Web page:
Some concepts are really simple; Empowerment is one of them. Basically, it is about giving power to make decisions to someone, typically talked about in customer service or in team situations.
It reminds me of a joke:
You've seen a flock of birds like ducks or geese or pelicans in the sky -- and you find that they always fly in a "V". Did you ever notice that one side is always longer than the other? Know why?
There are more birds on that side.
This is NOT rocket science, and empowerment is not a difficult concept in and of itself.
(Kinda nice actually in that if I DO something that shows I'm empowered, it will have wonderful benefits on everyone including the people and the customers. Wowie! BUT empowerment is a bit more difficult than this to IMPLEMENT.
One of the reasons that empowerment is thought not to work well is simple:
BOSS spelled backwards is self-explanatory.
It's not the people. It is the management! Some support for this:
A Gallup survey released when this was initially written (8/11/99) found "nearly 25% of employees feel angry at work" and "the most common cause of workplace anger -- cited by 11% of those questioned -- was "the action of supervisors or managers."
When an employee is "being empowered" and thus asked to take risks, they leave themselves wide open for negative feedback by The Boss. My mother always called this Constructive Criticism, meaning that she was allowed to share as much of this as she wished in order to make me better. It was not done with malice, it was just done.
Generally, "Constructive Criticism" is defined by psychologists as meeting the clinical definition of punishment. CC is also a prerequisite for most performance appraisal systems, BTW, which tend to be an annual event to justify not giving the person a raise but structured as a tool for performance improvement.
Public punishment generally occurs once. Then, the employees go underground with their behavior and doing things for the customer, doing it but declining to accept any responsibility for it. Or, they construct the situation to actually attribute the behavior to another (and sometimes innocent) party. If punishment continues, then the behavior will stop or the employee will leave (or in the case of anger, "potentially lead to the kinds of explosions of rage we have seen," according to Donald Gibson of Yale and a co-author of the Gallup study cited above).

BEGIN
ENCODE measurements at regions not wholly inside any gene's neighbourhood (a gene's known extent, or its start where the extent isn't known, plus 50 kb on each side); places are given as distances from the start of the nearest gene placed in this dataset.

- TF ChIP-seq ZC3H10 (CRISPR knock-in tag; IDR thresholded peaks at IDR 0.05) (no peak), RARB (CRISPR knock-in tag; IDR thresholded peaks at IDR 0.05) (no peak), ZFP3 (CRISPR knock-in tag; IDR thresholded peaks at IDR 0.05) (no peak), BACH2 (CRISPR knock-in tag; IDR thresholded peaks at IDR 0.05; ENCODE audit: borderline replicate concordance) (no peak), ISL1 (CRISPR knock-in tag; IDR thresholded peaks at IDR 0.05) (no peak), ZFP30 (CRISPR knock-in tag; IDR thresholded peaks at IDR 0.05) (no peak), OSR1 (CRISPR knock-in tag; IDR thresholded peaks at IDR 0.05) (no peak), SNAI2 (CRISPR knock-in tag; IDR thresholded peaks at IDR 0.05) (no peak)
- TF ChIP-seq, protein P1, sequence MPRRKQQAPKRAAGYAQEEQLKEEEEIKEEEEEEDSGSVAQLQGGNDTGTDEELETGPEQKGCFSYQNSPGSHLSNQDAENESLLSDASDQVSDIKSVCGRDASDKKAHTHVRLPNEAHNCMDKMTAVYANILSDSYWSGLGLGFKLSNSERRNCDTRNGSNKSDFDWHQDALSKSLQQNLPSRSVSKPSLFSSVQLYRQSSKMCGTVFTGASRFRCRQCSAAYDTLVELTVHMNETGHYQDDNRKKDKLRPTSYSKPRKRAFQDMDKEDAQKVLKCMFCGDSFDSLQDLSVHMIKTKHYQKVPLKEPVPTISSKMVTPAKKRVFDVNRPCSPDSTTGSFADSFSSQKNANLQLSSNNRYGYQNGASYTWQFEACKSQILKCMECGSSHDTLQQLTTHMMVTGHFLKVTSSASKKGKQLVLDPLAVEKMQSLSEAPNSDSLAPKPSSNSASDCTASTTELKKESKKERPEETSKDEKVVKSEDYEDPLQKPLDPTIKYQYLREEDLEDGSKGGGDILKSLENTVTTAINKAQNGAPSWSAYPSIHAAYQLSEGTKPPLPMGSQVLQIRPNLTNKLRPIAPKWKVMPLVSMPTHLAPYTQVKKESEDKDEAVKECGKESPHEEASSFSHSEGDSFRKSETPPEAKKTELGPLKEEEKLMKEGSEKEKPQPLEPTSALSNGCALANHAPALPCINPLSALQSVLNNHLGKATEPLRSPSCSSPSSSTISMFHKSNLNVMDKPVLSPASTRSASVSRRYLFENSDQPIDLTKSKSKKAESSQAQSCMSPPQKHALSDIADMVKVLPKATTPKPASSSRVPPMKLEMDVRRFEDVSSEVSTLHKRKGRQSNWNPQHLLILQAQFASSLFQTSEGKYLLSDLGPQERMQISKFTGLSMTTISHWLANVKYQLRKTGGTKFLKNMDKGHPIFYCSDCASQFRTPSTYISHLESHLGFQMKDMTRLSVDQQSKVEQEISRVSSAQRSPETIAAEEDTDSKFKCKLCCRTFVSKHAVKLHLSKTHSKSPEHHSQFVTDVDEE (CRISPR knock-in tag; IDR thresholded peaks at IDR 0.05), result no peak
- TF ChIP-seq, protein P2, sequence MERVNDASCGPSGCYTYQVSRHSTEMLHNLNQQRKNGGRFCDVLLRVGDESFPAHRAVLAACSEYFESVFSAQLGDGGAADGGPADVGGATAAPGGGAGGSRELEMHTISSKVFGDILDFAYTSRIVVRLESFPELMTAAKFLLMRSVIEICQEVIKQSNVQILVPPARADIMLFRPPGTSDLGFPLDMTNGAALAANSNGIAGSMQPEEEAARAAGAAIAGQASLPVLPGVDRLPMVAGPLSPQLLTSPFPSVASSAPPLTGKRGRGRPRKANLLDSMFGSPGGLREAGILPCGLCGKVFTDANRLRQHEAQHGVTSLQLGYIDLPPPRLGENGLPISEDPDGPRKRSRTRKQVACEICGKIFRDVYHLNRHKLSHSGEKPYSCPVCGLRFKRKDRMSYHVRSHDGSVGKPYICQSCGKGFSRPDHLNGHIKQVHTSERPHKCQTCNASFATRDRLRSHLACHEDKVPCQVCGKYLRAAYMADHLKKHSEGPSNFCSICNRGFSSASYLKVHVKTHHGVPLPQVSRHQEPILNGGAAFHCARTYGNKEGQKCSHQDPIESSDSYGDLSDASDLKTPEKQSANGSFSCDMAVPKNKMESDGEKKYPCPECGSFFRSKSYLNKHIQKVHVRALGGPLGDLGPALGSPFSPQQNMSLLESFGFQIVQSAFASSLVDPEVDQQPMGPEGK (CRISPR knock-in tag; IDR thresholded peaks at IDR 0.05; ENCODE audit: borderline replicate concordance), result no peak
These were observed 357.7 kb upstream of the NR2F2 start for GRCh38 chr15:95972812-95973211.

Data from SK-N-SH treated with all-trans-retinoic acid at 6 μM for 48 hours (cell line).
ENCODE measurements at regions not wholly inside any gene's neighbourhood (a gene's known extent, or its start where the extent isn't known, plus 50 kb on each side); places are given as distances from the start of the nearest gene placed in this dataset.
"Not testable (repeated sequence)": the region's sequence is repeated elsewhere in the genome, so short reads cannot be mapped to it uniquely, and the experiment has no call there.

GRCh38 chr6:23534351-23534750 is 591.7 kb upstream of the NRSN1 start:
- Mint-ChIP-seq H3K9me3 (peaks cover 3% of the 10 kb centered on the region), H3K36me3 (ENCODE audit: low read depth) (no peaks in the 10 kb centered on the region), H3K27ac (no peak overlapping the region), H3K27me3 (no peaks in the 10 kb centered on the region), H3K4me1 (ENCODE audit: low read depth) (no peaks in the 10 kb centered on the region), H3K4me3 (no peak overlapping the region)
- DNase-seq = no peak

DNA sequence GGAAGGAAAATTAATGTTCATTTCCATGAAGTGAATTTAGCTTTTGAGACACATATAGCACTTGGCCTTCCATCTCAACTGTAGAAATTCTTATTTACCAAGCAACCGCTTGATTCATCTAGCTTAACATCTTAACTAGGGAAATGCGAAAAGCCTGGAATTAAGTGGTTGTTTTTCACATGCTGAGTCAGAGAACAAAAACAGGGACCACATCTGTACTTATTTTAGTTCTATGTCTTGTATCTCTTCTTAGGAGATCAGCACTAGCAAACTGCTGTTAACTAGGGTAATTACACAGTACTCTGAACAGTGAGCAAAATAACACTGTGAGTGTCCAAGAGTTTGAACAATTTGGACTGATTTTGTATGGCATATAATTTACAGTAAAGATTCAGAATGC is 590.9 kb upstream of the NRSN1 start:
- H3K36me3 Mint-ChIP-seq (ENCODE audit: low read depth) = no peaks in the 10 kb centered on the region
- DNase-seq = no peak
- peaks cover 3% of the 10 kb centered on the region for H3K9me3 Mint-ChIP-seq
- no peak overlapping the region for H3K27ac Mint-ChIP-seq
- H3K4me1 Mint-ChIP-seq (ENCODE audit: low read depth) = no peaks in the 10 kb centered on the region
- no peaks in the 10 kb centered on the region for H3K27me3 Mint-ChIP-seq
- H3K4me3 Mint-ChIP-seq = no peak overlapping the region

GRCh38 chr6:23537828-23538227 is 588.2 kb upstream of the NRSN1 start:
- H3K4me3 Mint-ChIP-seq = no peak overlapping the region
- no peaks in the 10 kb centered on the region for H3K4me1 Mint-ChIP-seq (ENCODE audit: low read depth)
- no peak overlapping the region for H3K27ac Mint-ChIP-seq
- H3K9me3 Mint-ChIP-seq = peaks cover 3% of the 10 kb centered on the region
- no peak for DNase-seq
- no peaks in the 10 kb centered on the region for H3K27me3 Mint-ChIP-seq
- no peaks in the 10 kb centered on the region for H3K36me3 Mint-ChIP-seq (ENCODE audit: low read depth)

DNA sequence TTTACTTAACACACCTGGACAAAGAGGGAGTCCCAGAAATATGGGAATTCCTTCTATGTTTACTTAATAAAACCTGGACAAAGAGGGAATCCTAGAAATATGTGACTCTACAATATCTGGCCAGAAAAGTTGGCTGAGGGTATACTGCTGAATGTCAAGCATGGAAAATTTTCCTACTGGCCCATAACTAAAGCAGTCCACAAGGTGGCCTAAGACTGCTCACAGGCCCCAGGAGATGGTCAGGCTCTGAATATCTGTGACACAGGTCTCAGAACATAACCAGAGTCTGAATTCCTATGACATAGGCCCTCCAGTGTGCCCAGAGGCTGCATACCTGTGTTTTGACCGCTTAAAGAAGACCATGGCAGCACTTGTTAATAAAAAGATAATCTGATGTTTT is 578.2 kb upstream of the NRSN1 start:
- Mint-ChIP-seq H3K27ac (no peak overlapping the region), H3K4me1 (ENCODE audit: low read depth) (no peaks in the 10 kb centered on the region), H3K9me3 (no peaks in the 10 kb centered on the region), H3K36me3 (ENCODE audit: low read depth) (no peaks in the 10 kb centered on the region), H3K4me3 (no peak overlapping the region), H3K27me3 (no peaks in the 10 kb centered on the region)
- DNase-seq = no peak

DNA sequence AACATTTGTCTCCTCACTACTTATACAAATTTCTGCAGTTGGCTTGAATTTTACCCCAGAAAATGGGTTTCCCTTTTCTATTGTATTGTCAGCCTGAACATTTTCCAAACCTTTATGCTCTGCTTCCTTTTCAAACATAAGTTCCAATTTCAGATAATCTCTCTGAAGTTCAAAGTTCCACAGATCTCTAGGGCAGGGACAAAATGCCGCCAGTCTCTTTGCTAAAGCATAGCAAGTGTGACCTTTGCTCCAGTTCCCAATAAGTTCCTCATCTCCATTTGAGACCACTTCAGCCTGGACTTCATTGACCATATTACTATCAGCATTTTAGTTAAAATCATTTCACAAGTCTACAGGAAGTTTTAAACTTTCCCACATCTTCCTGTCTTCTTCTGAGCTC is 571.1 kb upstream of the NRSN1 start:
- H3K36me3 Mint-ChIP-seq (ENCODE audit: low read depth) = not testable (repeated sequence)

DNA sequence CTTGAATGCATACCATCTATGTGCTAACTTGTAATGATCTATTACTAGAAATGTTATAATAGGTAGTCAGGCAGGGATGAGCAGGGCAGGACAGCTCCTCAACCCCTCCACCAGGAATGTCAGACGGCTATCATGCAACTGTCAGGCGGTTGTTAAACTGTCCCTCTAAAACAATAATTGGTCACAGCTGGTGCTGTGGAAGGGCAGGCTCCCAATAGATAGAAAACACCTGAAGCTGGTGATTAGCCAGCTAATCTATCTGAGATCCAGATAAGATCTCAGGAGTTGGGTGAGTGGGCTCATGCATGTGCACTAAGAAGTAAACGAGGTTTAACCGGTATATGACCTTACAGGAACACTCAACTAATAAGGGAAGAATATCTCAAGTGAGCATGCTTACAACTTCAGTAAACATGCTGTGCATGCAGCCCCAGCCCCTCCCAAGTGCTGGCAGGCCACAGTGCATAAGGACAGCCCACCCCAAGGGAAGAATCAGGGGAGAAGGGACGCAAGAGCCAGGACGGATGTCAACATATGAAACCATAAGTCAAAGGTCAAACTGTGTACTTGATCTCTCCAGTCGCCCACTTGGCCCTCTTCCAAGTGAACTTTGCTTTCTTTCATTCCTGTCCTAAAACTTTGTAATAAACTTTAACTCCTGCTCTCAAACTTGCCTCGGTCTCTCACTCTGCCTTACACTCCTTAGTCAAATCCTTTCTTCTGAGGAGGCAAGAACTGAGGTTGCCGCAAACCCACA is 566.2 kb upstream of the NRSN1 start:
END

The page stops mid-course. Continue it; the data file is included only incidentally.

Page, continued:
One of the best perceived customer service improvement ploys goes something like this:
"Oh, that comes under the standard 9-day response period and we will not be out to your premises for at least that many business days BUT what I can do is move this up on the list so that you will only have to wait 3 days for them to be out there."
"Oh, sure, you can mention my name in your testimonial to the company President, his name is Billy Baker and he can be reached at..." (Note: This behavior is best done when there is a 2-day backlog of work and the likelihood of meeting a 3-day commitment is most excellent).
The best definition of empowerment I have ever heard was:
"An invitation for responsible initiative"
(by Steve Ewing, company president)
This was backed up by his corporate commitment to improve service quality, clarify the mission and vision and all that. He got some good results over a period of a couple of years of effort focused on customer service and perceptions.
More generally, we see these kinds of definitions in the literature:
Empowerment implies individualistic forbearance pyramided upon a congruent pragmatic organizational ideology. Success requires vertical integrity without innuendo and rhetoric and desired behaviors must be imbricated in and adhered to a completely luminous operational alignment. Flexible compartmentalization is expected. Individuals must exhibit an emotional intelligence and fabricate responses congruent with the ideology and recapitulate with the culture ecologically. Results will be measured.
There is often little actual corporate commitment to this kind of initiative. But, consulting firms will be most pleased to help you construct your customized model to align with your desired results. Certification is optional. And the "investment" can be significant.
Cosmetic Empowerment is more common. It is structurally exhibited by managers as: "Yes, but..."
A Potential Solution:
If you would like to empower the people in your organization, my suggestion is that you hire a very well known consulting organization ONLY after your top management team suggests (and budgets) it and arrange to pay them an exceptionally large amount of money. (The latter is most important --this CANNOT be done cheaply or the effect will be lost.)
When failure results, the lack of results will be ignored by the senior managers and soon forgotten by them because of the natural tendency toward repression of negative emotional experiences.
DO NOT try to manage and implement this yourself, since you are establishing yourself as an obvious target for constructive criticism that will be apparent in your next salary review or performance appraisal (which is designed to improve your performance).
Using Dis-Un-Empowerment - (click here)
Or, you could wind up starting your own consulting firm... Moron that later,
(see Working Home, Selling Globally)
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